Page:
Restaurant two-year check growth rates reached their highest point in a dozen years, according Black Box Intelligence data for the week ended Sept. 19.
Victor Fernandez, Black Box vice president for insights and knowledge, said the two-year average check growth rate was the highest since the Dallas-based analytics firm began gathering data in 2009.
The check growth rate was calculated on a two-year basis, Fernandez said, so “it’s capturing the huge increases in check last year due to the pandemic (larger orders, family bundles, etc.) and the effect of prices rising rapidly this year.”
The U.S. Consumer Price Index for August, released Sept. 14, noted that food away from home rose 4.7% over the last year. The index for limited-service meals rose 6.9% over the last 12 months, and the index for full-service meals rose 4.9%.
For August alone, the Bureau of Labor Statistics, which calculates the index, said the food-away-from-home index rose 0.4% in the month after increasing 0.8% in July. The index for limited-service meals rose 0.8% in August, and the index for full-service meals increased 0.6%.
Restaurant Brands have been approaching price increases judiciously.
Ruth’s Hospitality Group Inc. made “surgical” increases in menu prices, including a 2.5% hike in May, to offset pressures in commodities as it continues to move toward full capacity in its steakhouse restaurants, executives at the Winter Park, Fla.-based fine-dining steakhouse brand said in August.
The Winter Park, Fla.-based fine-dining steakhouse brand with 140 units, in a second-quarter analysts call, said its same-store sales were up 5% despite pandemic capacity restrictions during much of the period.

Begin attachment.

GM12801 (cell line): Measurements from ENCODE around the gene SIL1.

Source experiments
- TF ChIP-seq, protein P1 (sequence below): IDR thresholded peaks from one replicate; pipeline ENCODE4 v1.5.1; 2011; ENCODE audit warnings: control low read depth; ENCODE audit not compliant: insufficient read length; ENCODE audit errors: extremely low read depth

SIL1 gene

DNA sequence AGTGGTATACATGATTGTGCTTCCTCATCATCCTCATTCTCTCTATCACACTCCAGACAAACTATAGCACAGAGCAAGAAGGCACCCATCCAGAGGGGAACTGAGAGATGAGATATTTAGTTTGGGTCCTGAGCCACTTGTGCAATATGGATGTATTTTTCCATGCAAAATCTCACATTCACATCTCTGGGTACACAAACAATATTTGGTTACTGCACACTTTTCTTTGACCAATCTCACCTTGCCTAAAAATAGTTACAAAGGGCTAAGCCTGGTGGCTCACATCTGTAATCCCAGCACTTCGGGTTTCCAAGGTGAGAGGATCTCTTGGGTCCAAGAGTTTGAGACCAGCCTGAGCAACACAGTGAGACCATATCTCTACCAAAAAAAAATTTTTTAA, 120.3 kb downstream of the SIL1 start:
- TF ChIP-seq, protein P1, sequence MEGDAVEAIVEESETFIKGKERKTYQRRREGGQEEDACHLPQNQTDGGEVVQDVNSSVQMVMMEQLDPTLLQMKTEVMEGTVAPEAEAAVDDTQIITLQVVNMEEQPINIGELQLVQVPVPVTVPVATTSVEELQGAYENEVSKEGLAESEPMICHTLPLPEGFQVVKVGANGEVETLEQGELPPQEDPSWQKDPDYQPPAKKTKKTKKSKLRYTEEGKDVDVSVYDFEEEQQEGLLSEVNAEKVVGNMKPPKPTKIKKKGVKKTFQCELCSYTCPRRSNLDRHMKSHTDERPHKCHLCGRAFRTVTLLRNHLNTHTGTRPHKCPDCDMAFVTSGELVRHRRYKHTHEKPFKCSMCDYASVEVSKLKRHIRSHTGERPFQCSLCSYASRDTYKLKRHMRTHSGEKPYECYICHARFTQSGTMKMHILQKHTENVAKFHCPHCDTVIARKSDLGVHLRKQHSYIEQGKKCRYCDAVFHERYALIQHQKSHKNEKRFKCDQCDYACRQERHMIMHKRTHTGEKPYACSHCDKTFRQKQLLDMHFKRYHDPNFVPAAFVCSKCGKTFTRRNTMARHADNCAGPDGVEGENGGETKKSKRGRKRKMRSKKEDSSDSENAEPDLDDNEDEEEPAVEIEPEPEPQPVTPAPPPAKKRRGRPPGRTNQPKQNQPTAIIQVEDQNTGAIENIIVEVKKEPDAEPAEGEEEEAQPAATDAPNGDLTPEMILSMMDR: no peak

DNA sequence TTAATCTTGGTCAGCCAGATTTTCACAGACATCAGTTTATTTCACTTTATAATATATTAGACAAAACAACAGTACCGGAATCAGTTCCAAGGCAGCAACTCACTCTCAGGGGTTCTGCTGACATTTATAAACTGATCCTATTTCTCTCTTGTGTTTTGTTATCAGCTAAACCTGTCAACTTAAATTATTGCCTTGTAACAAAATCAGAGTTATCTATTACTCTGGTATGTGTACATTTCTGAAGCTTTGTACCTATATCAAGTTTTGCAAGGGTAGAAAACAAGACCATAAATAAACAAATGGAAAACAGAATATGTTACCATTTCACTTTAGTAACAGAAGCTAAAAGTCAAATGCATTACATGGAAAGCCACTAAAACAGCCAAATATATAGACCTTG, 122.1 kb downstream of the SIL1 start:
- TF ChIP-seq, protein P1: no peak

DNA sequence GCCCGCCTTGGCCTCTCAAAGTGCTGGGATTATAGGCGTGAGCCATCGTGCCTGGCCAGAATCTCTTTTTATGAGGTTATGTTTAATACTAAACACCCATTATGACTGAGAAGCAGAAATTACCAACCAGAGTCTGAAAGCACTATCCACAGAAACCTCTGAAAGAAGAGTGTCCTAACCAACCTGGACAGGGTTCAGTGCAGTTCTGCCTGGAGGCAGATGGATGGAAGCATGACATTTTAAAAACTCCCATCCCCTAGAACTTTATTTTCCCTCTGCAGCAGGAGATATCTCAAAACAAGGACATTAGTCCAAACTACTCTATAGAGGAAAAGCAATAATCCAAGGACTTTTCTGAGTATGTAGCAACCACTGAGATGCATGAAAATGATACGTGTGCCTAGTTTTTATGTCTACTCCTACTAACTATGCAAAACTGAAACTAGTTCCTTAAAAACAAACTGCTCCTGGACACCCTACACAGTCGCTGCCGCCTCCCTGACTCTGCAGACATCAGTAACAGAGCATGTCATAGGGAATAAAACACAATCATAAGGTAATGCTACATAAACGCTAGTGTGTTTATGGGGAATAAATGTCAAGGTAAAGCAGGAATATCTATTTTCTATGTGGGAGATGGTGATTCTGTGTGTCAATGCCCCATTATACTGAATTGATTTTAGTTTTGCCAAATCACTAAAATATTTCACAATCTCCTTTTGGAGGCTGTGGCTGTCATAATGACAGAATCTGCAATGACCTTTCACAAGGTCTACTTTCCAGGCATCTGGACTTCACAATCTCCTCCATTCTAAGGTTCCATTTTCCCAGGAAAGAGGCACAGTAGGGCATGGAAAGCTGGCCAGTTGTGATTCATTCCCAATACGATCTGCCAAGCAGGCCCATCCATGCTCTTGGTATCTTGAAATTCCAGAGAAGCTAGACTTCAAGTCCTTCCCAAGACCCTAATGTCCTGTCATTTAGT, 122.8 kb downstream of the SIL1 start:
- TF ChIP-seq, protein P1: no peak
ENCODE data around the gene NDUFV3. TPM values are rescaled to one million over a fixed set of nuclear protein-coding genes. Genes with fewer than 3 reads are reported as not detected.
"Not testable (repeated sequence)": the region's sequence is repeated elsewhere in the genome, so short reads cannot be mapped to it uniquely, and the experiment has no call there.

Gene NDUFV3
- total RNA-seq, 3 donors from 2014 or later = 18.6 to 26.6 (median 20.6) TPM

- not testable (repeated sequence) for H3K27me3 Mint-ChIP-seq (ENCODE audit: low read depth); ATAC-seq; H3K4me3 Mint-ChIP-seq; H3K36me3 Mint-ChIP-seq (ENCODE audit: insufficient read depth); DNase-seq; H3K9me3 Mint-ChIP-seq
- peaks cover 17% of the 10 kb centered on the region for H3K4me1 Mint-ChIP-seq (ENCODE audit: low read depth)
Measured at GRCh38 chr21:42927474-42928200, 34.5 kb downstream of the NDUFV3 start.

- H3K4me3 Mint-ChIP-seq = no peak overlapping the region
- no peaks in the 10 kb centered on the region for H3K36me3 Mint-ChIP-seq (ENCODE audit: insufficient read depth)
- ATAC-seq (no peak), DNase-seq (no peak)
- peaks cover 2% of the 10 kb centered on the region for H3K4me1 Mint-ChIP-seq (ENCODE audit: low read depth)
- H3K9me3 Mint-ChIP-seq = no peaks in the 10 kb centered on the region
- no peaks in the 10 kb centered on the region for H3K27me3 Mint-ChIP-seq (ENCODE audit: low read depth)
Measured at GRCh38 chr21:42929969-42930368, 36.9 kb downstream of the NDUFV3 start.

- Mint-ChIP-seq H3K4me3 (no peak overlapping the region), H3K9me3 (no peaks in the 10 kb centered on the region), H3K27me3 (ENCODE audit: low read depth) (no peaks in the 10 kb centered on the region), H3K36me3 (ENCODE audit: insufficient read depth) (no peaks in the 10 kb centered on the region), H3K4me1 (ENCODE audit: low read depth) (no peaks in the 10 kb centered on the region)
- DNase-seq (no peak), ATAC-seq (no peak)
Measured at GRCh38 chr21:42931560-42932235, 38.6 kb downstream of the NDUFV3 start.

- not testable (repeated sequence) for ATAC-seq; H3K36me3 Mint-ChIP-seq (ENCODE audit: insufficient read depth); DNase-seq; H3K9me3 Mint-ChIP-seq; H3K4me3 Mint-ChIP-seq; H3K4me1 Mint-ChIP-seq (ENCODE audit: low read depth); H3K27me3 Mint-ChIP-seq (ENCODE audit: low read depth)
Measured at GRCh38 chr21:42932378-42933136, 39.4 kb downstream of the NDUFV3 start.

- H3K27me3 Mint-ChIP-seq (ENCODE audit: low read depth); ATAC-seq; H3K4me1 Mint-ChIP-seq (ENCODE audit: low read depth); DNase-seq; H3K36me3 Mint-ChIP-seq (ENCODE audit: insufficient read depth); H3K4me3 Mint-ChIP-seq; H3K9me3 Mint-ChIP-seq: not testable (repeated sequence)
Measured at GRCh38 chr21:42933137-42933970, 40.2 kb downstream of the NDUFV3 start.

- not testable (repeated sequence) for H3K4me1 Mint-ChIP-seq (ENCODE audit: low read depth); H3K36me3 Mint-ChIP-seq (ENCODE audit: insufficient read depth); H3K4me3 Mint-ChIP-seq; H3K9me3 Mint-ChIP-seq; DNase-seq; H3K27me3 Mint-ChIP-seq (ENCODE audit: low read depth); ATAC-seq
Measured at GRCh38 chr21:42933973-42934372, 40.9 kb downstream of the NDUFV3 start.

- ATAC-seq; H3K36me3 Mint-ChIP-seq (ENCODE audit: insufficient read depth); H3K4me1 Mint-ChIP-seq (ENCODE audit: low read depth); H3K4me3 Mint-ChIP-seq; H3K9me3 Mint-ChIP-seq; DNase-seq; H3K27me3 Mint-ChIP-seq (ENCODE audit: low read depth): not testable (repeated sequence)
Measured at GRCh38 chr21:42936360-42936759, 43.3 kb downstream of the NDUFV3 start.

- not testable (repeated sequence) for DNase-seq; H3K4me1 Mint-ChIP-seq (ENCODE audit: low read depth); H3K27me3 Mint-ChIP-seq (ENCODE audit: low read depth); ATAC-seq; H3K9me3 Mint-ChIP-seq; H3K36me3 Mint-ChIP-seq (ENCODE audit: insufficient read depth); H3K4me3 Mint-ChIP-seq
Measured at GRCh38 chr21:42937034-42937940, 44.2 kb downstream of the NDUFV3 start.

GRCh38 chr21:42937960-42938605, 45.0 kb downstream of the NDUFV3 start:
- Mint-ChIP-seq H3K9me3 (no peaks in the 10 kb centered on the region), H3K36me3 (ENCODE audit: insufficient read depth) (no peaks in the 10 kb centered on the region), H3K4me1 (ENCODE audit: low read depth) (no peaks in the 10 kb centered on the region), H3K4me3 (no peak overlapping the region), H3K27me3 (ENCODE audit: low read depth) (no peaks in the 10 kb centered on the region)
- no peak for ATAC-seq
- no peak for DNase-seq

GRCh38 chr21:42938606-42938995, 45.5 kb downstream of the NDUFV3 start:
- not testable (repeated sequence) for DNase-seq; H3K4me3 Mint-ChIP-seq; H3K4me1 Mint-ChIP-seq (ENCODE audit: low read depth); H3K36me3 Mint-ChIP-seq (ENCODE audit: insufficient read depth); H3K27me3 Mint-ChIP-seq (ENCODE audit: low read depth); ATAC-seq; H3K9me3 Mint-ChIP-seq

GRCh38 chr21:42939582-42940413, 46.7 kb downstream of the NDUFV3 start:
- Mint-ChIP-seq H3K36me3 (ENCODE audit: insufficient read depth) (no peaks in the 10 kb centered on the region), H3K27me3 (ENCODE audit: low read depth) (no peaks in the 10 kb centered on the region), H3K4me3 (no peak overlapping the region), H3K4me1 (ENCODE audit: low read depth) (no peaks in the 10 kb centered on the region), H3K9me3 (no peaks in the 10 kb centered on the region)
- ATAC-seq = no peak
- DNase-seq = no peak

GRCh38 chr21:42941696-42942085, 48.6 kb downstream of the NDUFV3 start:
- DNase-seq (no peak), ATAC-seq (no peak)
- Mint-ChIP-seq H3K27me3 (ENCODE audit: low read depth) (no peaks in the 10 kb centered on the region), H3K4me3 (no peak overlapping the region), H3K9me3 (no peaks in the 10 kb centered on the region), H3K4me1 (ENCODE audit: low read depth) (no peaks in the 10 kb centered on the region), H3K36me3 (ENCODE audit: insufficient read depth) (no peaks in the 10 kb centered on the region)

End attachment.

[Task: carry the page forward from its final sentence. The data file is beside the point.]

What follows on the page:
However, Chuy’s Holdings Inc. is holding off on any price increases until 2022. Steven Hislop, CEO and president of the Austin, Texas-based 95-unit casual-dining Mexican brand, said,
“We usually take a price increase once a year. It's usually at the end of the first period of 2022, which would be in February, and we'll look at that.”
In other data released Tuesday by Black Box, the company said dine-in sales continue to be negative for full and limited service, but declines were larger for limited-service restaurants.
“All dayparts have seen an improvement in sales growth compared to August,” the firm said. “The top performing daypart continues to be mid-afternoon, followed by dinner and lunch. Although still underperforming the rest, late-night is on path to achieving its first month of sales growth since January of 2020.”
Black Box found hourly wage growth has been increasing steadily since the beginning of the year. “Wage growth for crew members in limited-service remained flat compared to June, but at a historically high level that shows the push for using higher wages as a resource to attract talent,” Black Box noted.
In full-service restaurants, wage increases for line cooks also accelerated in 2021. July data shows the rolling three-month average rising even further.
“While May and June didn’t see any major movement in staffing levels, restaurants started experiencing some improvement in July based on the average number of employees per location,” the company said.
Understaffing was being noted among the guest online mentions in Black Box Guest Intelligence, the company said.
“Family dining has seen the largest increase in ‘short staffed’ mentions vs. the beginning of the year and mentions are running about 30% higher than the industry overall in Q3 to-date,” the company said. “Casual dining is also trending about 10% higher than the industry.”
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